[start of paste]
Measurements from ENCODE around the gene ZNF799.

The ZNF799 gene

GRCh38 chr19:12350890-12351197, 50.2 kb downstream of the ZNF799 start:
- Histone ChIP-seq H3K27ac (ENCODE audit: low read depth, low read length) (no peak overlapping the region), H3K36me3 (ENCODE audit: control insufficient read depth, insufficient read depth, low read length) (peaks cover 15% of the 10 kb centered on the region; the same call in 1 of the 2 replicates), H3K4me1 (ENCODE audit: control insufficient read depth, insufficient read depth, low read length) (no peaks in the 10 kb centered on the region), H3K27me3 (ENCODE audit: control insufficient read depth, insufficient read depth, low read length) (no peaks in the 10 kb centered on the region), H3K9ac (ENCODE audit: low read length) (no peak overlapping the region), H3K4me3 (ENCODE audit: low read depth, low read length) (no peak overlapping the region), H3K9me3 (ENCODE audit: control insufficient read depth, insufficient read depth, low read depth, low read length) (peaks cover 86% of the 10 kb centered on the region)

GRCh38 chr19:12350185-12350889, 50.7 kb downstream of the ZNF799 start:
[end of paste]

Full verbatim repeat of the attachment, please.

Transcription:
Measurements from ENCODE around the gene ZNF799.

The ZNF799 gene

GRCh38 chr19:12350890-12351197, 50.2 kb downstream of the ZNF799 start:
- Histone ChIP-seq H3K27ac (ENCODE audit: low read depth, low read length) (no peak overlapping the region), H3K36me3 (ENCODE audit: control insufficient read depth, insufficient read depth, low read length) (peaks cover 15% of the 10 kb centered on the region; the same call in 1 of the 2 replicates), H3K4me1 (ENCODE audit: control insufficient read depth, insufficient read depth, low read length) (no peaks in the 10 kb centered on the region), H3K27me3 (ENCODE audit: control insufficient read depth, insufficient read depth, low read length) (no peaks in the 10 kb centered on the region), H3K9ac (ENCODE audit: low read length) (no peak overlapping the region), H3K4me3 (ENCODE audit: low read depth, low read length) (no peak overlapping the region), H3K9me3 (ENCODE audit: control insufficient read depth, insufficient read depth, low read depth, low read length) (peaks cover 86% of the 10 kb centered on the region)

GRCh38 chr19:12350185-12350889, 50.7 kb downstream of the ZNF799 start: